My name is Tracy Holmes and I was the first New Zealander to have a liver transplant.
I was born on 16 August 1975; 12 days overdue and with a birth weight of only 5lb 3oz. Within the first 24 hours I developed severe jaundice, one of the signs that something was not quite right.
At the tender age of 18 months old I was diagnosed with Alpha-1 Antitrypsin Deficiency, a genetic disorder that both my parents carried. There was a one in three million chance that they would meet and therefore pass the disease onto me.
At the time I was diagnosed there was very little information on the disease in New Zealand. My specialists in Southland had half a page of information on the condition and I was, at that time, the only known case. At this stage they had no idea what my life expectancy was going to be, my family could only take each day as it came.
I spent the first ten years of my life in and out of Southland and Dunedin Hospital, where they did their very best to deal with the side affects of my disease. For me this meant several anaesthetics, while they injected the veins in my oesophagus to stop them from haemorrhaging. All other childhood aliments that I caught were treated as serious; because of my condition these came very close to killing me.
In 1986 it became evident that my general health was deteriorating rapidly and my only chance of survival was to have a liver transplant. One of my specialists at Dunedin hospital had just travelled to the United Kingdom and visited Addenbrookes Hospital in Cambridge where Prof Roy Calne, the pioneer of Liver Transplant surgery, had started doing liver transplants on children.
In May 1986 my family and I left New Zealand to travel to Cambridge, England in the hope that I would receive a life-saving liver transplant. After I was assessed for a transplant by the transplant team, my name was put on the top of the waiting list. I only had weeks left to live. I can only say that I was incredibly blessed and less than a week after I was put on the waiting list I received my transplant.
My surgery took almost 12 hours; this was the moment my parents turned grey overnight! Once my transplant was completed I was in ICU wired for sound. My recovery was nothing short of amazing with the obvious signs of liver failure disappearing within hours of my transplant.
I spent two weeks in hospital, and was then discharged to the house my family were renting in a small village near Cambridge. I had daily trips to the hospital for my wound to be dressed, and to have my t-tube drained.
We left England in August for our journey back to New Zealand, and we arrived home on my 11th birthday.
We were home for only three weeks when I started to feel very ill. I was admitted to Dunedin hospital and for the next few days underwent several tests while they tried to figure out what was going on. A liver biopsy showed that the liver was rejecting and the only option was to fly back to England in hope that they could save my liver and my life.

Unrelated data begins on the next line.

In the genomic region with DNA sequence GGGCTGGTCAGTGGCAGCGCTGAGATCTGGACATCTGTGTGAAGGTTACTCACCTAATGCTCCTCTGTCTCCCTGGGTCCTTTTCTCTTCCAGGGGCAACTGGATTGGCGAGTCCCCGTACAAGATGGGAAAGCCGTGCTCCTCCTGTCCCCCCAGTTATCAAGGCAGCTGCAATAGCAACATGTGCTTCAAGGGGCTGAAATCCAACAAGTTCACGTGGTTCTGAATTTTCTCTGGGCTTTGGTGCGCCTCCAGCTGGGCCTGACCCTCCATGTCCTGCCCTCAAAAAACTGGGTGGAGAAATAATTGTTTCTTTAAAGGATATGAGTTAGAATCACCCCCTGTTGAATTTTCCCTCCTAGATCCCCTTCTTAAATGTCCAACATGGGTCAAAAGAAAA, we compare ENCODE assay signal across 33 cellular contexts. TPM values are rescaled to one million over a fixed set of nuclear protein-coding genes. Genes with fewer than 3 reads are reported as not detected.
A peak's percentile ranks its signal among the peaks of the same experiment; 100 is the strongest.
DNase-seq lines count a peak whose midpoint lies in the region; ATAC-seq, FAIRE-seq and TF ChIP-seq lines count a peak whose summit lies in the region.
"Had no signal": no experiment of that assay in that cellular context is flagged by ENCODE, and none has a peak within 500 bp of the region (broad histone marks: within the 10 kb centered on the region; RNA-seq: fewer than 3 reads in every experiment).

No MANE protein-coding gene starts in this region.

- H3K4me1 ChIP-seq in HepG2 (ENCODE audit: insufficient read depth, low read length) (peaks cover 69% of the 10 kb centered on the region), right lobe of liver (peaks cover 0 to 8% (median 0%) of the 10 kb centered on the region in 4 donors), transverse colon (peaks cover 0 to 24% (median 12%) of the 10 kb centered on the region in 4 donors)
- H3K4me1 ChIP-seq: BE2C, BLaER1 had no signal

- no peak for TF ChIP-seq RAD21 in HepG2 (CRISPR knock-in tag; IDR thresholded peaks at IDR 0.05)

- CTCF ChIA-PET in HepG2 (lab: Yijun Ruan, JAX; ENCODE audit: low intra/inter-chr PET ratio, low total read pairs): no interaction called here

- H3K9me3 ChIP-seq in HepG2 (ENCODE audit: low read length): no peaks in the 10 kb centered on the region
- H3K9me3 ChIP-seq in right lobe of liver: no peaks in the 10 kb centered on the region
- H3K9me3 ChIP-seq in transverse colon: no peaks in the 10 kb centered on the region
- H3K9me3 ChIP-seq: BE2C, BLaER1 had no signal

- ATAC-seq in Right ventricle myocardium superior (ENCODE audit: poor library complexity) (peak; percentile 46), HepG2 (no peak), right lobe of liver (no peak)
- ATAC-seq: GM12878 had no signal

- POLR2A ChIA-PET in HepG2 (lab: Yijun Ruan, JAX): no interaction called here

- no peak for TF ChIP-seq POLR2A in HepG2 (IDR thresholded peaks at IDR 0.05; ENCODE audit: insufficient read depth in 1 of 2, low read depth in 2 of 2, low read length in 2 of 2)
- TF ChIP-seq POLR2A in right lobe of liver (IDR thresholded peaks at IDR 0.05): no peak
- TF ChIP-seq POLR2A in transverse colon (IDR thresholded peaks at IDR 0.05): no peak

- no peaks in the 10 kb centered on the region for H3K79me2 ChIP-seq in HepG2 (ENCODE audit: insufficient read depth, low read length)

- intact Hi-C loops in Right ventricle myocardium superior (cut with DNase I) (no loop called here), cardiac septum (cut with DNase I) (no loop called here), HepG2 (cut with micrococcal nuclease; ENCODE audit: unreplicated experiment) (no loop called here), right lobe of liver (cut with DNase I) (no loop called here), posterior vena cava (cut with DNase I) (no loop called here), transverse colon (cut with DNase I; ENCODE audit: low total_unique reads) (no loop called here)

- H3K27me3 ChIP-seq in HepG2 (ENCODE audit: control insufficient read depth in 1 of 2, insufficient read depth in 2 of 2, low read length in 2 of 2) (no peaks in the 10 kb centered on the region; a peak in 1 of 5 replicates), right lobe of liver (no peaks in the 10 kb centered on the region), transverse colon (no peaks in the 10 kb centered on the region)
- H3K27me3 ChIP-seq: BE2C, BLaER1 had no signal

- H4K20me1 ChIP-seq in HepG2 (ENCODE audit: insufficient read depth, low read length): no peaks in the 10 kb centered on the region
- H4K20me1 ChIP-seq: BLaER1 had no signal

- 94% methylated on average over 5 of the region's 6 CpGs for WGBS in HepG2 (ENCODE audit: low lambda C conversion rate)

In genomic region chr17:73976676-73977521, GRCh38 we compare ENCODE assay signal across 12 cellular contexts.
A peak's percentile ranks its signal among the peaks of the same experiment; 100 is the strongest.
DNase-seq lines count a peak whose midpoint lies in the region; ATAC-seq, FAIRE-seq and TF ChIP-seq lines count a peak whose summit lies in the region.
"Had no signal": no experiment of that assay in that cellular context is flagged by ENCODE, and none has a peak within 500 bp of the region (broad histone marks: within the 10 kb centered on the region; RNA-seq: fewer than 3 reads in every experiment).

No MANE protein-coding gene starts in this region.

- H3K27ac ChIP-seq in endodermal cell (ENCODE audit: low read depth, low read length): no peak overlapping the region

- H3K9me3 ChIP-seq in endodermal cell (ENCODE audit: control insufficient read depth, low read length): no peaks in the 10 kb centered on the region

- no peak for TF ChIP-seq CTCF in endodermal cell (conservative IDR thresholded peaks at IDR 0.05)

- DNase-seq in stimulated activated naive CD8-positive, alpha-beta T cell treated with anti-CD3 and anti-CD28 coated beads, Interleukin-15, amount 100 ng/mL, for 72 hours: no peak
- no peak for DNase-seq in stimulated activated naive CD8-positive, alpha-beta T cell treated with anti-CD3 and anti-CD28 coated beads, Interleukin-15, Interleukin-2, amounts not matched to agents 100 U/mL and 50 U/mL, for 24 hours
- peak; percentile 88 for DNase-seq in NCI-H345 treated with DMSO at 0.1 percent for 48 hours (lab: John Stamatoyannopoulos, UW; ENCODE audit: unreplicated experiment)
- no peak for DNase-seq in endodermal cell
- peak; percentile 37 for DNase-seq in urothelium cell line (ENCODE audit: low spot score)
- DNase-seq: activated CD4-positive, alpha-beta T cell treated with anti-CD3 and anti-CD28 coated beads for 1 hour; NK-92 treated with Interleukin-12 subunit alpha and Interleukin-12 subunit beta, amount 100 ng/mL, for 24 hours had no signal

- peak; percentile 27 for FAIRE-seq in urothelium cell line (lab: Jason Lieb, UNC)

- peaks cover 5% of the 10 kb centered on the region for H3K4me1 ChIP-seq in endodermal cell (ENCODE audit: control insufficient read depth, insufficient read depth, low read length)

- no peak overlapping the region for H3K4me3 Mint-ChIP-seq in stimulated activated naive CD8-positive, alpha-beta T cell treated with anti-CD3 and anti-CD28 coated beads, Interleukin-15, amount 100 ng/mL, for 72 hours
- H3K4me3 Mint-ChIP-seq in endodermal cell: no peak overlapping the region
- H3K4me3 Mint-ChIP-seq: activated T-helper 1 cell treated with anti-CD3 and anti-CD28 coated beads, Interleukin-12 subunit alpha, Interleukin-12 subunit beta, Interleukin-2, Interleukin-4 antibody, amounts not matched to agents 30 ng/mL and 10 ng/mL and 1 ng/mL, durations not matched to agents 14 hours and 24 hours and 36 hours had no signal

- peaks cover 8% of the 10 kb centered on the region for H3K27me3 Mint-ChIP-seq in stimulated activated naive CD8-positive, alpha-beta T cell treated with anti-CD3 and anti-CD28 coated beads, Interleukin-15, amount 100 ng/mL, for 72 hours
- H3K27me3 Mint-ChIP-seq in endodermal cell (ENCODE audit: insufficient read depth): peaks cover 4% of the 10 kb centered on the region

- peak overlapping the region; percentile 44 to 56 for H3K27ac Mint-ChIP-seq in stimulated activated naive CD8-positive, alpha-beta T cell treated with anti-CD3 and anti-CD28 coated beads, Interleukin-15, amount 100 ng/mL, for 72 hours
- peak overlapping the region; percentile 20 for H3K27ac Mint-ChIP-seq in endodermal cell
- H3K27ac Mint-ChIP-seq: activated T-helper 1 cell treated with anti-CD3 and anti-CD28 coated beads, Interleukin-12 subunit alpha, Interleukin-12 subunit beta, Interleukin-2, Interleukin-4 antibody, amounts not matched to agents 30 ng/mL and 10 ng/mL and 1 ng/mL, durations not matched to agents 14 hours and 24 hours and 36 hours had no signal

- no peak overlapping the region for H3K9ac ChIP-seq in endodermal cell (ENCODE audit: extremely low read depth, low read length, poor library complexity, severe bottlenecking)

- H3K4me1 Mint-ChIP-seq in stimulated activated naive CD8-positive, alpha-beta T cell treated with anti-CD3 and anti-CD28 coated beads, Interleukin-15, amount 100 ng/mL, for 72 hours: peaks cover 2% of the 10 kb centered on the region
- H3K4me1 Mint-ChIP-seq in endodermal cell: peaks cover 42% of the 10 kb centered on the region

Mum and I left New Zealand on 6 September 1986 for our journey back to Addenbrookes.
On arrival at the hospital I underwent several tests and was put on massive doses of steroids. It became very obvious that my liver was in full rejection (I was going a bad shade of yellow/green).
I was put back on the waiting list and within 24 hours I had a donor. Once again someone was on my side and I got a donor so very quickly.
This is now almost 27 years ago and I have had an amazing 27 years of health. I have only been back in hospital three times, twice for mild acute rejection, the first time caused by trying to take me off steroids, and the second caused by too many antibiotics for an infected stitch in my scar.
I had a reconstruction surgery nine years ago, where the connections from my liver and bowel perished (they do things differently now to how they did them way back then).
I work fulltime, and catch very few of the bugs that go around the workplace. Apart from taking my medication, six monthly bloods and check ups, I live a normal life.
I honestly do not have the words to express my appreciation and thanks to the families of my donors. Without this gift of life I would not have lived past ten years of age.
It is so very important for each and every person to make their wishes known to their family members before they pass away. Donating your organs can give someone a life they would never have otherwise had.
I am 27 years on this year and plan on being around for many many more.
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